I don’t have a solution to the globalization system that underlies this. It’s not discussed much, easier to blame the technology companies, but the global rich love the Bay Area (for a lot of reasons, one being the climate and another that everybody hates America just like them). Consequently there is much under-utilized housing, some of it actually vacant having been bought for both speculative/investment reasons as well as “escape hatch” options (and wait and see what happens if Mexico elects the Hugo Chavez clone). It will get worse in the Bay Area and probably won’t even drift down when the next economic recession hits–like the good farmland that didn’t take a dent throughout the entirety of the real estate bust 10 years ago.

  • That Guy

    small claims court is very user friendly and while I have filed on two landlords both settled when they realized I was serious.

  • Man with Axe

    The housing market is as screwed up as it is in places like Berkeley because of government interference. It is absolutely true that rent control eliminates the incentive for landlords to maintain or improve their properties. It reduces the supply of available housing by reducing the incentive to build more housing and by creating an incentive for residents not to move. It reduces the rental market further by incentivizing the conversion of rental units to owner-occupied or condo units.

    Zoning that makes it too costly or difficult to build up or out also reduces the stock of housing. Environmental regulations can add enormous costs to the building of new housing units.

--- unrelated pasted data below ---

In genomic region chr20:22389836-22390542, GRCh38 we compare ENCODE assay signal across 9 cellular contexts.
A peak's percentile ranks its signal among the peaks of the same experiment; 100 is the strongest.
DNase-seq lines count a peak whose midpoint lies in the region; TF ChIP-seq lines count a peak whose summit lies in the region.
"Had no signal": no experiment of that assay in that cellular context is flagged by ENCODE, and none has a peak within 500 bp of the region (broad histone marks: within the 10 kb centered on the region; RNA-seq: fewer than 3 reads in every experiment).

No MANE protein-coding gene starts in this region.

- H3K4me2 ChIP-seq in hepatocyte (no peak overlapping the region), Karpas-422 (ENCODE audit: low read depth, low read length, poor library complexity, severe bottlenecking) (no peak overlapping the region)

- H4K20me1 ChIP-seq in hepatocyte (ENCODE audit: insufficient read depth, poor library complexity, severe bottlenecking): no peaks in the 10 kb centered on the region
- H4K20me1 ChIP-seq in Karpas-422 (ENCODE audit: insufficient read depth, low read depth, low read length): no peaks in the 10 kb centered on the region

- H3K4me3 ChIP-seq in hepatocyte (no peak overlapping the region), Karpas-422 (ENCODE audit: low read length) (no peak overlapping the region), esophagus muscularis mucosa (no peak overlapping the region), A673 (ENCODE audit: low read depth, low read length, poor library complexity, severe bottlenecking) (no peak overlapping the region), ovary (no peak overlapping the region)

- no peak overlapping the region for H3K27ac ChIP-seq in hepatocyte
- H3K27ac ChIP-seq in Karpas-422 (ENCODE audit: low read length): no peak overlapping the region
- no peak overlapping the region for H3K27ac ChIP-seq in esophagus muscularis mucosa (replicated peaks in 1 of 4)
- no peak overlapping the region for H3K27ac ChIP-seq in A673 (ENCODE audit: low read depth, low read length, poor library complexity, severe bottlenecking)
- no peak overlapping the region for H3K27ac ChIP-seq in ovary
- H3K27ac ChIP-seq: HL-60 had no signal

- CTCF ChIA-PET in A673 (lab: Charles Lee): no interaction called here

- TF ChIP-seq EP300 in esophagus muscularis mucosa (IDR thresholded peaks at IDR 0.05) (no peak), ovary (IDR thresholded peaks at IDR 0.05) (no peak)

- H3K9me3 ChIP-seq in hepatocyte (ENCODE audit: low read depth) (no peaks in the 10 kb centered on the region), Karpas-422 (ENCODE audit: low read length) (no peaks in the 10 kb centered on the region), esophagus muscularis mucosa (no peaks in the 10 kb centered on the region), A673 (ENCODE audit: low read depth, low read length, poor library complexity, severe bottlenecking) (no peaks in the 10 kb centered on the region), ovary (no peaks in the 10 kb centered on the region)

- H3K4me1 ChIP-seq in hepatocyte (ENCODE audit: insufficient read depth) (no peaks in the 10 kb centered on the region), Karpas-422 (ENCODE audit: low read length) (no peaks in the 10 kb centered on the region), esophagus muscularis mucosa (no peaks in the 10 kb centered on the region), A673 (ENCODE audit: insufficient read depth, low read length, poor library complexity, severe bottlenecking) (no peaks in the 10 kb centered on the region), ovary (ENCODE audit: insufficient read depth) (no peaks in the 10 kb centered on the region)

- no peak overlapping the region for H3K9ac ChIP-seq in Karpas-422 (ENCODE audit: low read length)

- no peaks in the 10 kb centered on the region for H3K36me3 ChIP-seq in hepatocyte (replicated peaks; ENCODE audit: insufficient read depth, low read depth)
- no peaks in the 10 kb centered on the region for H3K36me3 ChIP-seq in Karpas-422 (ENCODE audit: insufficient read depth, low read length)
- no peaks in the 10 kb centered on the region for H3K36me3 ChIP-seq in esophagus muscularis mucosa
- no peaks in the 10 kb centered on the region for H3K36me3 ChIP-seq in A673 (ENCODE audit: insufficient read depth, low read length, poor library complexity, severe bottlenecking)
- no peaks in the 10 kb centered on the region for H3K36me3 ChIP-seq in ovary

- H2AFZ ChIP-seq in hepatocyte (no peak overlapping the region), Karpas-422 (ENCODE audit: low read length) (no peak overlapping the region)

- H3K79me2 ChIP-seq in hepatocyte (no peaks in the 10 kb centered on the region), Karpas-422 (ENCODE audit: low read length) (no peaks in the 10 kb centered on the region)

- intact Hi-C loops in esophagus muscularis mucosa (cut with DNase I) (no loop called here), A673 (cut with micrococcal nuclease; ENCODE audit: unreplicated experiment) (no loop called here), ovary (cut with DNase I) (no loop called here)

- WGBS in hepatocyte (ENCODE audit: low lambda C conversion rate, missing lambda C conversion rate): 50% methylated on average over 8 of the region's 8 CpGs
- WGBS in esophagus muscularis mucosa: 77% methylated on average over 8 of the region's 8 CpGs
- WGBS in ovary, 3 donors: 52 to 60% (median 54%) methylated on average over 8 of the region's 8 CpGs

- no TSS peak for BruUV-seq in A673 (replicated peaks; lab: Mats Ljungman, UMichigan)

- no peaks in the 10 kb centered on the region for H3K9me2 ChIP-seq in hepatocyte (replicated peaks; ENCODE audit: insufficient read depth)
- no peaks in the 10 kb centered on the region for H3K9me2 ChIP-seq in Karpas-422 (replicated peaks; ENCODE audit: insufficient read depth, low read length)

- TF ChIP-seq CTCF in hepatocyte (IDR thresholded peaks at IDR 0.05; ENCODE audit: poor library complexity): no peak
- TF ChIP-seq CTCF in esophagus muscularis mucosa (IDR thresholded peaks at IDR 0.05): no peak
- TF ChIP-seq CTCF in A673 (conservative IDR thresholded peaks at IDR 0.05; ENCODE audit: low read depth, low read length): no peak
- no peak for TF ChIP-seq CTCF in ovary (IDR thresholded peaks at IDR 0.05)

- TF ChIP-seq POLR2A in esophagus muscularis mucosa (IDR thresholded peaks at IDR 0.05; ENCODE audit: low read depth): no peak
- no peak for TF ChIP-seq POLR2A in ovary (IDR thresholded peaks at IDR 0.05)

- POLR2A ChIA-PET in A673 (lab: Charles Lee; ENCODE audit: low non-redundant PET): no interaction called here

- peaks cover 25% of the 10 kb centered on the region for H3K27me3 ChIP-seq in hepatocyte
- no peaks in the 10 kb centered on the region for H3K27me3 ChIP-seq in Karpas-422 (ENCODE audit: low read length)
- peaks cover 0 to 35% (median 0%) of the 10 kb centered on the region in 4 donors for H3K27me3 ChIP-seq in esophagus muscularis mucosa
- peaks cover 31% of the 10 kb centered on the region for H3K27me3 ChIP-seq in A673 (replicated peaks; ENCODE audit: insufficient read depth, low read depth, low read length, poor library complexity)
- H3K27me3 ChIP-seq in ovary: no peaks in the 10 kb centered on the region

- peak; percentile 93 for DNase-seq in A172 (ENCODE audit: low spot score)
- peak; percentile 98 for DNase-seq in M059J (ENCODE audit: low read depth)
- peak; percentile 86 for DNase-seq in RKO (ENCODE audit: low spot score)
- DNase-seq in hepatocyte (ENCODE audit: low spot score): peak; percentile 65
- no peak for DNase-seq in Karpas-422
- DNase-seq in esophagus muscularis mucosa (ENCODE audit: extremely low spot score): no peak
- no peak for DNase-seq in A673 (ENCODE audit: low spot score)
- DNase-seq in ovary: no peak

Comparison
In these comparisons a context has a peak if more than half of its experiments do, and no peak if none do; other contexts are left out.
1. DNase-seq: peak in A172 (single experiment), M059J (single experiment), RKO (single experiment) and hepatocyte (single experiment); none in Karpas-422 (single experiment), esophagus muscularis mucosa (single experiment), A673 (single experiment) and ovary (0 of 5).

The list of government-created impediments to the supply of housing continues to grow, especially in California, where few people seem to see these connections between government action and economic consequences.

    • Matthew Barnes

      No kidding. But you can’t expect a college student to have any concept of reality.

      From some Canadian site I saw today. As good an explanation as any:

      (O)f course rent control’s goal is precisely to put prices out of whack —
      to keep them below where the market would set them. Once you do that you
      create shortages and “shadow prices.” Shortages are simple: Sell
      something for less than its true market price and you get more would-be
      buyers wanting to buy than sellers wanting to sell. That’s almost
      definitional: The true market price is the one that equalizes the number
      of would-be buyers and sellers. Any other price doesn’t.

    • definitelyspunky

      Berkeley can simply build more dorms. The students shouldn’t make recourse to housing in the public sector. If the school admits these students, they must see to it at the system can accommodate them. This is best practice at most universities.

      • Man with Axe

        I can agree with that. The only issue is whether the university actually can build enough to house all of its students. Does it have the space? Will the city let it?

        • D.Plorable

          Solution #1 is to drive more delivery on-line. Arizona State U. is the state of the art on this—but the UC and CSU are run by bureaucrats terrified of increased productivity (doing more work with fewer people).

    • D.Plorable

      California now has an effective majority of ignorant peasants who don’t read or think much if at all. What information they do get comes from things like Univision (there’s a reason why the Spanish networks don’t provide SAP into English). So we have an AG who literally is more concerned with criminals than victims (his site wails about the “at risk” and doesn’t even provide a link to the victim’s assistance). The next governor combined with the most left-wing legislature ever will drive every difficulty we are facing to ever-more-illogical extremes.

      Take a look at our school curricula (or even college)–does anybody even try to educate about how much the education system and government in general spends money? Or where the money comes from? Listen to the politicians and see if they even speak in terms of identifiable numbers, or emotional rhetoric.